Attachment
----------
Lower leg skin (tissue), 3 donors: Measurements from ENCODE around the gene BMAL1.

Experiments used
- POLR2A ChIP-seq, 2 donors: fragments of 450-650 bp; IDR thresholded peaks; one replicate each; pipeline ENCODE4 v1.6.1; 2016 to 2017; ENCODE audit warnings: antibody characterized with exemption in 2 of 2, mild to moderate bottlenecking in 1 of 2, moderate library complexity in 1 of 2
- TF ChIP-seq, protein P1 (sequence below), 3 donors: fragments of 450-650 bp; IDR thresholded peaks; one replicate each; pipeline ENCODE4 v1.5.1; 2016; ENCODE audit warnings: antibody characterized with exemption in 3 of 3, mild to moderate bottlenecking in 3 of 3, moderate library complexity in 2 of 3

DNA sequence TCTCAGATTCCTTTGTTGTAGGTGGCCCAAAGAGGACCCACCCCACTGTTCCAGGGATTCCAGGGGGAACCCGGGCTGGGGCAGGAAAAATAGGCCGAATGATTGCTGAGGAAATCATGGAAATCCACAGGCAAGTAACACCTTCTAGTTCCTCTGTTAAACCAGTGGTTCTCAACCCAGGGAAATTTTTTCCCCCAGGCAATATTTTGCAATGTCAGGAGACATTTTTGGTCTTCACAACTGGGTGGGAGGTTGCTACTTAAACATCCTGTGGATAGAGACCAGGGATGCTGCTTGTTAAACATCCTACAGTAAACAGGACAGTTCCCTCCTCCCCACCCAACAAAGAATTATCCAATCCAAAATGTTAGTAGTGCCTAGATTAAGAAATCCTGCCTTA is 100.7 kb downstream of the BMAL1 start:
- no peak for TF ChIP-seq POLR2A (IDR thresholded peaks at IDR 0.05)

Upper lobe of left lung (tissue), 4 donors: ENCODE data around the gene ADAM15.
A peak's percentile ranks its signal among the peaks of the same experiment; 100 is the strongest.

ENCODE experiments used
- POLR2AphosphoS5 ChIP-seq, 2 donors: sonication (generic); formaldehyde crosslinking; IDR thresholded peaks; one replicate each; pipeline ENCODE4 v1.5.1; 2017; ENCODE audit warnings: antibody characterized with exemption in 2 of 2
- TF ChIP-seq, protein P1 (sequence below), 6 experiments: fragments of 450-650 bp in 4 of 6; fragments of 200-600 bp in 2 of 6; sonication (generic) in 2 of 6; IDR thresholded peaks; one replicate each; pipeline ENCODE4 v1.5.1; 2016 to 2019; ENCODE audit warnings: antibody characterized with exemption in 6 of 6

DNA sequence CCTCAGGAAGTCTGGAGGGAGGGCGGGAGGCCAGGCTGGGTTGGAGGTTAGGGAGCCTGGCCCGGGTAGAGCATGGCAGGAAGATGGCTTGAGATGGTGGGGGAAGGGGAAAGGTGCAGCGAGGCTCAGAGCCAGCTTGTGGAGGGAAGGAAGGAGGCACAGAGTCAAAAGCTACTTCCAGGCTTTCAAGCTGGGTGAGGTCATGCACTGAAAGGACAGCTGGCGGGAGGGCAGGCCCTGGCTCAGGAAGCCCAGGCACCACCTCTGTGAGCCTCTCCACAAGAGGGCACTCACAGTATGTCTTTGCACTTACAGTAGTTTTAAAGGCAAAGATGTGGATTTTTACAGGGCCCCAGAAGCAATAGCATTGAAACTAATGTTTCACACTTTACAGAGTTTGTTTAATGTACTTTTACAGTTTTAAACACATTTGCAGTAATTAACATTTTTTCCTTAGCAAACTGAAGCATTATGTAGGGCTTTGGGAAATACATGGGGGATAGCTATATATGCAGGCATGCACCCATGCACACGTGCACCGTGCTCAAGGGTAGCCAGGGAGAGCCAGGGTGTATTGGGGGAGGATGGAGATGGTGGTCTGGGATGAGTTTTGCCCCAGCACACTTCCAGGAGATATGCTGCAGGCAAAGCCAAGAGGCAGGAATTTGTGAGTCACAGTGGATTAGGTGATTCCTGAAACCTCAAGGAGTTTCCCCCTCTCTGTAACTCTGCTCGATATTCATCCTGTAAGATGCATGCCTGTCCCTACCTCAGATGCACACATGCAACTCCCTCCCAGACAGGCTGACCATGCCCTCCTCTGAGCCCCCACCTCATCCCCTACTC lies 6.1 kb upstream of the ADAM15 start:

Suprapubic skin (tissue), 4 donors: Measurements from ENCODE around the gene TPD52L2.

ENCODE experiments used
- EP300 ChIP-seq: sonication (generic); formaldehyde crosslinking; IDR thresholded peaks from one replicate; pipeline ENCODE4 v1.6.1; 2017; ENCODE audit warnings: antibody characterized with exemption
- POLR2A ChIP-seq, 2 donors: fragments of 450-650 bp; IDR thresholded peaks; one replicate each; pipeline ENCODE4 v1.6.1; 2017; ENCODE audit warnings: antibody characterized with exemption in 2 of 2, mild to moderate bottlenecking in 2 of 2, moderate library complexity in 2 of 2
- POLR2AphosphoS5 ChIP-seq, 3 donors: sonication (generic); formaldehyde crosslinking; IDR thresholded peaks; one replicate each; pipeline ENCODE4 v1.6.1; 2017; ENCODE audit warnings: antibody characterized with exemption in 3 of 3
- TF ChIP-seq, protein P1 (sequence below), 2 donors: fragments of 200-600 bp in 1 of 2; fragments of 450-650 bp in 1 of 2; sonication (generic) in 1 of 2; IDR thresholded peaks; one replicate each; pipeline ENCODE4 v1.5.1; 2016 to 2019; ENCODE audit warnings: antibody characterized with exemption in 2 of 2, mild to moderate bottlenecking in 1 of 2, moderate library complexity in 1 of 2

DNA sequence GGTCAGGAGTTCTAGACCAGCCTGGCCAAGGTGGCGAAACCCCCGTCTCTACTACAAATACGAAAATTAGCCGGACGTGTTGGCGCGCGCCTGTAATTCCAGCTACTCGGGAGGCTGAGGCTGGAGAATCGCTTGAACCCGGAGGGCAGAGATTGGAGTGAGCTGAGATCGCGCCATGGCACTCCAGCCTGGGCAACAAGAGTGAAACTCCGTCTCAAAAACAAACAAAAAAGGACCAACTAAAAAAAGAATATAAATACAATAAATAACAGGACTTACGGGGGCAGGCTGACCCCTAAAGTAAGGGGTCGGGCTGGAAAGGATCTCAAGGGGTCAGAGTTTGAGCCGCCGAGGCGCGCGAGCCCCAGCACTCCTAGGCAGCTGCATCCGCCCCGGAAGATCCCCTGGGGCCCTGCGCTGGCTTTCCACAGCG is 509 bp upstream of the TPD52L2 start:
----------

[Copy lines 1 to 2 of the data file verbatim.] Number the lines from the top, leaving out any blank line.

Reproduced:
Lower leg skin (tissue), 3 donors: Measurements from ENCODE around the gene BMAL1.

Experiments used